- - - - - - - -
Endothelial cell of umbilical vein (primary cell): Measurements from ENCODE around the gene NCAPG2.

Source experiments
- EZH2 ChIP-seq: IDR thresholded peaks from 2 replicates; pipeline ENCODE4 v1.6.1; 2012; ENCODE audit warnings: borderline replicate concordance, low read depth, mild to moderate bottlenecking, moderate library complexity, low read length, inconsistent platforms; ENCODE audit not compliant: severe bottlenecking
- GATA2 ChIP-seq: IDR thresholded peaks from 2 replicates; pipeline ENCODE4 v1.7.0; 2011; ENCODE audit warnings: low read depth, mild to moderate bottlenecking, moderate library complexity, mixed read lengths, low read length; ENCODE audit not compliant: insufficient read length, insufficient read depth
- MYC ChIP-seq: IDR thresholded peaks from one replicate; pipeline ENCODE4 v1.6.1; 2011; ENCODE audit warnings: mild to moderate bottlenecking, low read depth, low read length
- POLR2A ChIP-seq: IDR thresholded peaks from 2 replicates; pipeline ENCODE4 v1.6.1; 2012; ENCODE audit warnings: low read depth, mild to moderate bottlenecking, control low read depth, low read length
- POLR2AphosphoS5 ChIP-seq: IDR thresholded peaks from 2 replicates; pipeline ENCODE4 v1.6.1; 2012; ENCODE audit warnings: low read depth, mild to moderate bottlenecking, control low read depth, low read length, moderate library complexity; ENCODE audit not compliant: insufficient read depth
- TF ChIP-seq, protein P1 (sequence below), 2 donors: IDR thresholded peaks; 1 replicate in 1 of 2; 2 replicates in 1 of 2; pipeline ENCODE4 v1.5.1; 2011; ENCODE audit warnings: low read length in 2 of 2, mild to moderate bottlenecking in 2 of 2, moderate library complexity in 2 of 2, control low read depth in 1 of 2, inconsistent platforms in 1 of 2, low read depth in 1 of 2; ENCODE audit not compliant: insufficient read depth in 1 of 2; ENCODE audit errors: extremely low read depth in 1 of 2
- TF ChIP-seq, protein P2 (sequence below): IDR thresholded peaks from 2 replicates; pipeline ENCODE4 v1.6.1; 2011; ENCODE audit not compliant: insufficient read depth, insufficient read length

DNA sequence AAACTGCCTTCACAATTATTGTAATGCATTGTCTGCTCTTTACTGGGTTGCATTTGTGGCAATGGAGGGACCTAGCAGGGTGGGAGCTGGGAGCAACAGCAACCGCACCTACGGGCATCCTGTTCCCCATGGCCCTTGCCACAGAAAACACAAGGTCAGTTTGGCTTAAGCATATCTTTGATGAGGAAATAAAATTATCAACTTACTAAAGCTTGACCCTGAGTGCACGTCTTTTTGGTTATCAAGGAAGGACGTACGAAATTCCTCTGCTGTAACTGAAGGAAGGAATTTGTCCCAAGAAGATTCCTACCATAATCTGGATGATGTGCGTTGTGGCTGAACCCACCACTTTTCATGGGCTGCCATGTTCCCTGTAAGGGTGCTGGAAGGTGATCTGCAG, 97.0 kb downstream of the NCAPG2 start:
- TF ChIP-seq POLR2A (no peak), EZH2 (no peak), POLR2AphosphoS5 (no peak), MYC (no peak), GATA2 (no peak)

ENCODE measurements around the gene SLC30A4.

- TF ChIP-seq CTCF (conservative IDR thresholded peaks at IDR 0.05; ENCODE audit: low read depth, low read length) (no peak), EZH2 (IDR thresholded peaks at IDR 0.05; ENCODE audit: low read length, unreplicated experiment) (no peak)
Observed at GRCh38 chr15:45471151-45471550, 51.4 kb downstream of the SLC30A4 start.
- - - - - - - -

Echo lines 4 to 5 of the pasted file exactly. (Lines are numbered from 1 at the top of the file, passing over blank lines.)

- GATA2 ChIP-seq: IDR thresholded peaks from 2 replicates; pipeline ENCODE4 v1.7.0; 2011; ENCODE audit warnings: low read depth, mild to moderate bottlenecking, moderate library complexity, mixed read lengths, low read length; ENCODE audit not compliant: insufficient read length, insufficient read depth
- MYC ChIP-seq: IDR thresholded peaks from one replicate; pipeline ENCODE4 v1.6.1; 2011; ENCODE audit warnings: mild to moderate bottlenecking, low read depth, low read length